Areas where several feet of snow fell this week should brace for significant, widespread flooding, the National Weather Service warned on Friday.
Swept by lake effect storms, parts of western New York including Buffalo, received as much as seven feet (2 meters) of snow, an amount equal to a year’s worth of accumulation for the region. Such storms occur when cold air moves across warmer Great Lake waters and can dump heavy snowfall when they hit land.
Temperatures in western New York will stay above freezing through Tuesday night, with highs of nearly 50 degrees Fahrenheit (10 degrees Celsius) on Sunday and nearly 60 F (16 C) on Monday, the Weather Service said.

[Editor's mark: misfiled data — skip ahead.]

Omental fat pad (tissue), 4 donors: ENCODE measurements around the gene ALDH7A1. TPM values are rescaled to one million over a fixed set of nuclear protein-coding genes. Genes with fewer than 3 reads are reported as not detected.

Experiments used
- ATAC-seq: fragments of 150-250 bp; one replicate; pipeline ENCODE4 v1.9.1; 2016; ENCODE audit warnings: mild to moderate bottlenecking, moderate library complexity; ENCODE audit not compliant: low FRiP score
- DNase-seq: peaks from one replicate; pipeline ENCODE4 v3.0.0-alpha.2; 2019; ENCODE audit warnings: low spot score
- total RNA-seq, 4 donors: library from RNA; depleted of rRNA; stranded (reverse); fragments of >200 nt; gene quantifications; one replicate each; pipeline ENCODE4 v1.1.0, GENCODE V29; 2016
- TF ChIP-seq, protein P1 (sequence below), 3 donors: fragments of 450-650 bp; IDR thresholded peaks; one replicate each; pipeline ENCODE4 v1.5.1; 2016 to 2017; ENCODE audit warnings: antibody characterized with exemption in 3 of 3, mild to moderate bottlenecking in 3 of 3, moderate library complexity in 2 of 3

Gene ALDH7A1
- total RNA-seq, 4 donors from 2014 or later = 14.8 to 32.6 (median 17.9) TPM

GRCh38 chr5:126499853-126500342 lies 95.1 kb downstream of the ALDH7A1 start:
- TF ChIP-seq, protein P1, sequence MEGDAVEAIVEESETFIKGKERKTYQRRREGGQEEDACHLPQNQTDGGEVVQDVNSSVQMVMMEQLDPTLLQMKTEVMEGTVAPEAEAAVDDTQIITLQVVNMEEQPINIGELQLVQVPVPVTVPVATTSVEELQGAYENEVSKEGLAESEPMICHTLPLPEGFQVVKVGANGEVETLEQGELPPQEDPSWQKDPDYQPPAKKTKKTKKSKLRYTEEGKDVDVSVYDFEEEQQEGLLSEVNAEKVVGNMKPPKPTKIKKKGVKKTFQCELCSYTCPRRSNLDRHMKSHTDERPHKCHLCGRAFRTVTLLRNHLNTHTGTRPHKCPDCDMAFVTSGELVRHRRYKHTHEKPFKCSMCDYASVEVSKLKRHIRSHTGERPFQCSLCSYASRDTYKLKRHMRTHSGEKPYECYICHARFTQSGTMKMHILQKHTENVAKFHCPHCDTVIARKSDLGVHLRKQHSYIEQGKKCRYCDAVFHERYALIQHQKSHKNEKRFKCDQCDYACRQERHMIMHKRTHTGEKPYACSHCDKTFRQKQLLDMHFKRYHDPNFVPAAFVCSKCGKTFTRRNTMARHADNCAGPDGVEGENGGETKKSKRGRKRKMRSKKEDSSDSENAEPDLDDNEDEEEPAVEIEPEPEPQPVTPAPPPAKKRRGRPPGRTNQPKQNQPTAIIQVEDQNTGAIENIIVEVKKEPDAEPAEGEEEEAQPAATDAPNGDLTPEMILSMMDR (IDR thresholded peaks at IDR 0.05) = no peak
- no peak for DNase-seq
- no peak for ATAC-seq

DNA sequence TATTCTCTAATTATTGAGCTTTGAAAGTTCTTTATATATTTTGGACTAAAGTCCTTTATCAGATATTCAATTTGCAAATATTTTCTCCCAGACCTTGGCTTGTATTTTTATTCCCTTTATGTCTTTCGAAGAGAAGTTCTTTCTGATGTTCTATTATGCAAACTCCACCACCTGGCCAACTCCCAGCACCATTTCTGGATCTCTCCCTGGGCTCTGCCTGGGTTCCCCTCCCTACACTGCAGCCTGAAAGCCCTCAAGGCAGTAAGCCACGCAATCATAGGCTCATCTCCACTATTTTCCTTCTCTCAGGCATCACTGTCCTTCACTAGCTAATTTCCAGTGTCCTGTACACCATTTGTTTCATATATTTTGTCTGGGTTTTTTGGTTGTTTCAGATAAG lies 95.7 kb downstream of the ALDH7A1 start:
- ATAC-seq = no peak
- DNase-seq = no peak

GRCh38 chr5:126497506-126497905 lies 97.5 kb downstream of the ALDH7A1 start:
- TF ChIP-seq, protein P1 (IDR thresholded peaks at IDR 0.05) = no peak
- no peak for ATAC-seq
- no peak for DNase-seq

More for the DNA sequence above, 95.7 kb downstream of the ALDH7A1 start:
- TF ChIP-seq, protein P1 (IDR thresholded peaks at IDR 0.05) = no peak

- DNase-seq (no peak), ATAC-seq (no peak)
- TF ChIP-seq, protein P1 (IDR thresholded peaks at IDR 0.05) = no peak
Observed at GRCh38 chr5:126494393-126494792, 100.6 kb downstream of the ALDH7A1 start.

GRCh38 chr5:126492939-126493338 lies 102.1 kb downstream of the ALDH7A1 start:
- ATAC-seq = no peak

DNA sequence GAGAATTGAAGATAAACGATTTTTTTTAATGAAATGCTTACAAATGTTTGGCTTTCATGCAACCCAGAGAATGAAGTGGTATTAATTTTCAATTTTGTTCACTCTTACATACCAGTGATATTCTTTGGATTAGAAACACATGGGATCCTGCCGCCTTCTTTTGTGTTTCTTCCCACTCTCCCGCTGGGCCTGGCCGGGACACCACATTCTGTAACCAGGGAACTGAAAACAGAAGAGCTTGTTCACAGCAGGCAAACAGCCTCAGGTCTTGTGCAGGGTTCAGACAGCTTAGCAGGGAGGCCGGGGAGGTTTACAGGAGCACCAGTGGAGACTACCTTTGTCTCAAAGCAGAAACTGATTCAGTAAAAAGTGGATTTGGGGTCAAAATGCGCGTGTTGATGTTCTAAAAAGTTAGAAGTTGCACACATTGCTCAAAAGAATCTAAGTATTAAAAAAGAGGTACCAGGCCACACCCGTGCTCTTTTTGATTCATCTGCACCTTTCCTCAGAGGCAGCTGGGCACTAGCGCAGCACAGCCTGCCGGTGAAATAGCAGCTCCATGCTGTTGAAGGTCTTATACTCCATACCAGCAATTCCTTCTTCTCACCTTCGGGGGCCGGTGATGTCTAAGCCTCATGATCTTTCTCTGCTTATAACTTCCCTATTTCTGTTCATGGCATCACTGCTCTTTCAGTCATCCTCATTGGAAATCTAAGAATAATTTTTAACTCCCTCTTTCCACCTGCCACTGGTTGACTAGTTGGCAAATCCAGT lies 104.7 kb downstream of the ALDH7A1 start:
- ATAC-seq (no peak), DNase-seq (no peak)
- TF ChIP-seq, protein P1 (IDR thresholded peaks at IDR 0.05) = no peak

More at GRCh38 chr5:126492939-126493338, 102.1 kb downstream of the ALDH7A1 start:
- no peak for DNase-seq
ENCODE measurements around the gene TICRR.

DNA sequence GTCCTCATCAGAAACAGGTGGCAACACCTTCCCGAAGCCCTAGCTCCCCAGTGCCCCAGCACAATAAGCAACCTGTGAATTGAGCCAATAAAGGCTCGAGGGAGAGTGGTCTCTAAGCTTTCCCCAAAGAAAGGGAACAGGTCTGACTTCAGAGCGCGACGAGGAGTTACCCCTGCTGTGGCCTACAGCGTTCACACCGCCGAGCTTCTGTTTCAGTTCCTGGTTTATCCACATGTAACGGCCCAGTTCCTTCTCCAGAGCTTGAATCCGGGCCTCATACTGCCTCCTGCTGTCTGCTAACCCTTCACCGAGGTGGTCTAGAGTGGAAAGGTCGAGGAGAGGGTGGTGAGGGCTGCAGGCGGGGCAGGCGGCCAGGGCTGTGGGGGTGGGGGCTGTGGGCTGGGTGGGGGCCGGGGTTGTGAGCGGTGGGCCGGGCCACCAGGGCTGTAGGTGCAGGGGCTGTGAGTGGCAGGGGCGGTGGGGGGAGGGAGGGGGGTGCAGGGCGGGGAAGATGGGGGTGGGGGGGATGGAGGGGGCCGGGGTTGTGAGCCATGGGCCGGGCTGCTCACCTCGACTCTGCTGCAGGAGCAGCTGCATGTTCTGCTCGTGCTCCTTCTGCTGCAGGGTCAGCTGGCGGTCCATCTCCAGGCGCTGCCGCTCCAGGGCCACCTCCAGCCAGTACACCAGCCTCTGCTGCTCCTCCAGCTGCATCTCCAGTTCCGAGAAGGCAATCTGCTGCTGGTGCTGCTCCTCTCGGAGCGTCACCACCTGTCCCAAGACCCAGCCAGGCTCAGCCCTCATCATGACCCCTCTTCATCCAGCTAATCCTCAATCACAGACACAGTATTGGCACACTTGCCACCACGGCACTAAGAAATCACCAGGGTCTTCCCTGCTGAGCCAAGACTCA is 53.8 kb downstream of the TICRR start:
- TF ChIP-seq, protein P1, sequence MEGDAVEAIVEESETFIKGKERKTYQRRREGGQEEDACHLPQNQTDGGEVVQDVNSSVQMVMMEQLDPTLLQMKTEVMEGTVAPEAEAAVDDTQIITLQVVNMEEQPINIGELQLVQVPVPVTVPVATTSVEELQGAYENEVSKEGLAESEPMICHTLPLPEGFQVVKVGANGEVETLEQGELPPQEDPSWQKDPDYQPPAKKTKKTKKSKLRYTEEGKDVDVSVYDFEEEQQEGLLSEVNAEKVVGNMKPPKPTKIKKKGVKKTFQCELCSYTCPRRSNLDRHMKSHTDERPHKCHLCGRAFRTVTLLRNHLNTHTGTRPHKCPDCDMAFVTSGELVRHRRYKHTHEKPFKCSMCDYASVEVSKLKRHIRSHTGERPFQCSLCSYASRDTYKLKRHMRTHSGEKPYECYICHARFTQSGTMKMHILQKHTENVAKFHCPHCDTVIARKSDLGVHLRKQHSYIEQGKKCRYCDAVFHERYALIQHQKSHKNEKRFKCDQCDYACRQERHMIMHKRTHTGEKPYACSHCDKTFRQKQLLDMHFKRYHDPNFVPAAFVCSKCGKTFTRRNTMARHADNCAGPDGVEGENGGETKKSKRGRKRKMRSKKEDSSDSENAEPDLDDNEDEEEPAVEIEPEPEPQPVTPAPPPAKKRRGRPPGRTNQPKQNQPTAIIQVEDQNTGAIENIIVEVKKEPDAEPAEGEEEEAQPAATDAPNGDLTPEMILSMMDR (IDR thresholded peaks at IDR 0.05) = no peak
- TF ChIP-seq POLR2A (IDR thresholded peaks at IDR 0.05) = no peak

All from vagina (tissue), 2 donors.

“The warming will bring melting. The melting will bring water. Water will bring floods,” New York Governor Andrew Cuomo said at a news conference.
“We are preparing now for more flooding than we have seen in a long, long time,” he said. “We’ve never had this much snow and this much melting of this much snow in a short period of time.”
Some areas should expect five (152 cm) to six feet (183 cm) of water, Erie County Executive Mark Poloncarz said.
To prepare, area residents said they were moving valuables out of their basements.
Sections of the New York State Thruway will reopen on Friday afternoon to move vehicles and help remove snow, Cuomo said. Some 140 miles (225 km) of the thruway had been closed.
So far, at least 13 deaths have been blamed on the weather.
The most recent reported death was a person found buried in snow in a car in Cheektowaga, while two nursing home residents died in an evacuation of a Cheektowaga facility, officials said.
Two people on Thursday died of exposure. Erie County officials said they had suffered mental illness and were found outside. Eight deaths were reported earlier in the week